Real Estate in Brief: Florence threatens 750,000 homes, Sherwin-Williams announces color of the year and more

by Zachary Wright

Hurricane Florence made landfall in North Carolina last Thursday. With three states in Florence’s sights, new data from Core Logic shows 758,657 homes in North Carolina, South Carolina and Virginia are at risk of being flooded. While Florence has been downgraded to a tropical storm, it could cost approximately $170.2 billion in damages.

National Association of Realtors President Elizabeth Mendenhall released a statement on Sept. 11, two days before Florence made landfall.

“As Hurricane Florence bears down on the East Coast, our prayers are with the millions of Americans in its path,” Mendenhall said. The hurricane is expected to cause flooding in target areas. Florence – downgraded to a tropical storm – is expected to continue into the northeastern states like New York and Pennsylvania.

In other national news:

  • Sherwin-Williams revealed its “color of the year”: A sun-washed terracotta color called “cavern clay.” The color is a “nod to midcentury modern style, but with the soul of the American Southwest,” the company said. “Our 2019 Color of the Year, Cavern Clay, embodies renewal, simplicity and free-spirited, bohemian flair.” The hue will be in the “Wanderer Color Journal” that was announced earlier this year in the 2019 Colormix Color Forecast by Sherwin-Williams.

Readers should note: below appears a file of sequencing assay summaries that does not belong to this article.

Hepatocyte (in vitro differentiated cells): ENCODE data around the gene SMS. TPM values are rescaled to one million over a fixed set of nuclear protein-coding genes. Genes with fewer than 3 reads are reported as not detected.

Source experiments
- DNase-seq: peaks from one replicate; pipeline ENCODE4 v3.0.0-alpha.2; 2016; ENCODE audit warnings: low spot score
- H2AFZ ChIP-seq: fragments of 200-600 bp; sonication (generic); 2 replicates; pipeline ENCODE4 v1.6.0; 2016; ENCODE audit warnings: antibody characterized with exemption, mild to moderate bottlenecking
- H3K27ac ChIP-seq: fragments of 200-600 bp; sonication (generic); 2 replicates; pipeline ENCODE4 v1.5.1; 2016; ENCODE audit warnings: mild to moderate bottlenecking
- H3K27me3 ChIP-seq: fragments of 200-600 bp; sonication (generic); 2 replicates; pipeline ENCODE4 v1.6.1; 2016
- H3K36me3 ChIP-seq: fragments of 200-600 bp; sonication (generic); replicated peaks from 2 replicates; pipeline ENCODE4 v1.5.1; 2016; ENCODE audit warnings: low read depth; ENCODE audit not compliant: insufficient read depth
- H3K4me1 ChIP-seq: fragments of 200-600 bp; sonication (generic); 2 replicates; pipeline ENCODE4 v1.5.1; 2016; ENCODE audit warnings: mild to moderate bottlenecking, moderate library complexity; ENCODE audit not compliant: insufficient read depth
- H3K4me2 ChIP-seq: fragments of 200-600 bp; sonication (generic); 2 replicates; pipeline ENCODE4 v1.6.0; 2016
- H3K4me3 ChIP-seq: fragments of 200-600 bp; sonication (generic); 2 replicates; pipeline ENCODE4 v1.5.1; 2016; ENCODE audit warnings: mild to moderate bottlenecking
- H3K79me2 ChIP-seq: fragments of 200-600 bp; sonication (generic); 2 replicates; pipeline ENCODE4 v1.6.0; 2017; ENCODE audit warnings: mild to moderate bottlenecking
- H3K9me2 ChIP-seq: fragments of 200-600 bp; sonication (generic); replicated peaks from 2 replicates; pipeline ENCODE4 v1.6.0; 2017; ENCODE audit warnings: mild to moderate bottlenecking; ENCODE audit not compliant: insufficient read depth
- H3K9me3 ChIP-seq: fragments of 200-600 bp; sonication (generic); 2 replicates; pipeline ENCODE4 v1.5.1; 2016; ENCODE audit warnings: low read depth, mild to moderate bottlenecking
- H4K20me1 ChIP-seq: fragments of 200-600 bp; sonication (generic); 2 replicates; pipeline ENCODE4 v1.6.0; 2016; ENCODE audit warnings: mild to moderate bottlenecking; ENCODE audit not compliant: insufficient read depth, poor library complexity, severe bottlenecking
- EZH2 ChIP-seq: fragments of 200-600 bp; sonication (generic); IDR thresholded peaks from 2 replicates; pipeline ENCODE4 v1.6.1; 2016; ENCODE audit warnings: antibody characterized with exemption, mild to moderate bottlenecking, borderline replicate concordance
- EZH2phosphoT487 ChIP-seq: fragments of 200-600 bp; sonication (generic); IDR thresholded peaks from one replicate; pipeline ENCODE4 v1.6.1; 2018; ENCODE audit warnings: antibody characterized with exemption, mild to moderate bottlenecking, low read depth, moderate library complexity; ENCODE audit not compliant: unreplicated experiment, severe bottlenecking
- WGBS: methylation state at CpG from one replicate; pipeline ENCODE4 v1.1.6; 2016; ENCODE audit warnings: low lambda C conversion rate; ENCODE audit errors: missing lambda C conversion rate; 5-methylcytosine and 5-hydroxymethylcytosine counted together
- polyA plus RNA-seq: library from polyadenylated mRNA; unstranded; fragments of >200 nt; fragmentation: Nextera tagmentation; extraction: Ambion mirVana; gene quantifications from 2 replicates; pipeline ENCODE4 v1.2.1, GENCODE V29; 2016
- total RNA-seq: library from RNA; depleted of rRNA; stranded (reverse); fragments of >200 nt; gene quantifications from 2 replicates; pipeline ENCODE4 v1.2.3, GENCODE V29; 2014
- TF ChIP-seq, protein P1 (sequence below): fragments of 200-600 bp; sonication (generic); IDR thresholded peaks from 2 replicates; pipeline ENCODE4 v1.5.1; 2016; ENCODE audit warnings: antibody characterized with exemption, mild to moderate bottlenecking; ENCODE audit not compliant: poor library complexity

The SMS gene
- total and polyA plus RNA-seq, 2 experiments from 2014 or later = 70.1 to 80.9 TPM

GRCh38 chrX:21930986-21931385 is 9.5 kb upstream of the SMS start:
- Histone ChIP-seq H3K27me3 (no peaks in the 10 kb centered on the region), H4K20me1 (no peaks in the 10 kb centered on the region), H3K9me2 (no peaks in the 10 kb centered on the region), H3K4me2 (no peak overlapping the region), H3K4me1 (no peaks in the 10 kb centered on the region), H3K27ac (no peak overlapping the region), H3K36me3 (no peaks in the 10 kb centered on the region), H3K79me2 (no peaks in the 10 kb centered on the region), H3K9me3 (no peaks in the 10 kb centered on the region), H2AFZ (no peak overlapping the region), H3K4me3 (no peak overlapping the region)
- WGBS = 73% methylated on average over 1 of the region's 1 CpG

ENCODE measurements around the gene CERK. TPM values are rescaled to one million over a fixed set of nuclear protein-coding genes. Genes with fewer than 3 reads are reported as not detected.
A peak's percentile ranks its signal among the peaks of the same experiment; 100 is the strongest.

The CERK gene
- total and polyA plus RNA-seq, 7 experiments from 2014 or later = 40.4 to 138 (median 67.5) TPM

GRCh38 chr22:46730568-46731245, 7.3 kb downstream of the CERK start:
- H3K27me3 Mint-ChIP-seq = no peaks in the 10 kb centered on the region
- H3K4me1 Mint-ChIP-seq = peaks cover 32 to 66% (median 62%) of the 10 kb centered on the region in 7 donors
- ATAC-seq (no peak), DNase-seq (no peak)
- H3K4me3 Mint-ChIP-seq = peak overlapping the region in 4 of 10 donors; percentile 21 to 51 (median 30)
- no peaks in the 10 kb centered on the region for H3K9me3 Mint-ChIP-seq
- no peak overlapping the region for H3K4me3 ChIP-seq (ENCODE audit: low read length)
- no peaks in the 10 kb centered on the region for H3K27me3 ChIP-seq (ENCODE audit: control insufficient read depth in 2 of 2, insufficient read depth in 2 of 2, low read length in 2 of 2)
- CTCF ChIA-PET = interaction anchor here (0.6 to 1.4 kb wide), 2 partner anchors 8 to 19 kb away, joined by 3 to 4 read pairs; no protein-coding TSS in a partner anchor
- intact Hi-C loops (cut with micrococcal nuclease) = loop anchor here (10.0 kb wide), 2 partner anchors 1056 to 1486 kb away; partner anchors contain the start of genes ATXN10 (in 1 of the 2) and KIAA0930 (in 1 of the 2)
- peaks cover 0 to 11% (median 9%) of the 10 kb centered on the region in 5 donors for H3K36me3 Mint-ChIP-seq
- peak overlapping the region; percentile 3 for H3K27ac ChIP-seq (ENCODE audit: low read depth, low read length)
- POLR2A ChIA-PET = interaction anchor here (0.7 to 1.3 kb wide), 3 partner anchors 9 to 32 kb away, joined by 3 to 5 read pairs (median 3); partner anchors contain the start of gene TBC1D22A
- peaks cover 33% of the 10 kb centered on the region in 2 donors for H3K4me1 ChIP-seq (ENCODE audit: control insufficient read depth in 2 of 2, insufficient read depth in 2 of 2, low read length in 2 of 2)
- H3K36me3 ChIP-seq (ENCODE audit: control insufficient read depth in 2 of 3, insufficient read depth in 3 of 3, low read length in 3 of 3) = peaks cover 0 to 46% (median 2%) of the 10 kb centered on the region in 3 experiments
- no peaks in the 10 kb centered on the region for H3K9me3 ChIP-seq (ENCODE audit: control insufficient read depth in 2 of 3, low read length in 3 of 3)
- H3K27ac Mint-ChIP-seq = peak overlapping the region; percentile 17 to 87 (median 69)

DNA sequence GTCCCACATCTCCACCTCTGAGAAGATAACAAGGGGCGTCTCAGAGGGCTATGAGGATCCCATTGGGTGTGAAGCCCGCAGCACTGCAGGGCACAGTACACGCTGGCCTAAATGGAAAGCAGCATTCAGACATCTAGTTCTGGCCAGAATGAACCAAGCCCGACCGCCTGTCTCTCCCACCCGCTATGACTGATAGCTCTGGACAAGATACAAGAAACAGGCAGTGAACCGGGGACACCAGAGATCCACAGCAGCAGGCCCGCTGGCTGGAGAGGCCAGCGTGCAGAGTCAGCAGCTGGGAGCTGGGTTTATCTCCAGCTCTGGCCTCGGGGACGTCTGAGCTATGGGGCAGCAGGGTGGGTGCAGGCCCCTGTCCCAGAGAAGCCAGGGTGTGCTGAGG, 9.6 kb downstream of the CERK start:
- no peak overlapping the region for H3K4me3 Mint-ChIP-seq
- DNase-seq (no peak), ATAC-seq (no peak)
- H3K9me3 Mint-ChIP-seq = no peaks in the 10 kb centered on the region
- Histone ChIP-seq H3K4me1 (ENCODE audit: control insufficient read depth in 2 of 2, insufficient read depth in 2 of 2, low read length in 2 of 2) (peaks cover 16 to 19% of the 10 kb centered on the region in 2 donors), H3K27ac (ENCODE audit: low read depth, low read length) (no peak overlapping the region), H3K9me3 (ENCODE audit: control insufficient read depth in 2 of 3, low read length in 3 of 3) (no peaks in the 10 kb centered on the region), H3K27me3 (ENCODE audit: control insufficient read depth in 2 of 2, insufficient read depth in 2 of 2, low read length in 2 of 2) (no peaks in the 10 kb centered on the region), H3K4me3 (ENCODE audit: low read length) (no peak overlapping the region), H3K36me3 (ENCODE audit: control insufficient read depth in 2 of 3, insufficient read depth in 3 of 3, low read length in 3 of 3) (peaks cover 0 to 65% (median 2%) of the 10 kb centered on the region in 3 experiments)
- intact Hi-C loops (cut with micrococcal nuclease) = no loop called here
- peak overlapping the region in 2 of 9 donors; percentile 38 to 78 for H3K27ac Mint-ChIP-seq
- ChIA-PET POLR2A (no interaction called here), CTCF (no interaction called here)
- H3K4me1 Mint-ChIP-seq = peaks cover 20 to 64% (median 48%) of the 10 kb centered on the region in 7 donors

• eXp Realty announced on Sept. 12 real estate industry veteran Cameron Paine is joining the company as senior vice president of industry relations. With the move, Paine joins the largest residential real estate brokerage by geographical area in North America. Paine has been recognized by Inman News as one of the “Top 100 Most Influential People in Real Estate” and founded the Connective Multiple Listing Service. “We are thrilled to have a seasoned real estate veteran with extensive experience in real estate collaboration join our team,” eXp Reality Chief Product and Technology Office Scott Petronis said.
  • After the housing bust last decade, recovery has been better or worse depending on the location. According to Zillow research, the median home value nationwide is 8.7 percent higher than it was during the height of the housing bubble. Twenty-one of the top 25 metros have fully recovered from the bust, with San Jose and Denver leading the recovery. Las Vegas, Orlando and Chicago have been the slowest cities to recover. Zillow said a decade after the Great Recession, the recovery has been felt differently around the country. Zillow said nationwide, home values are now nearly equal to what they would have been had values continued along the pre-bubble trend without a bubble or bust.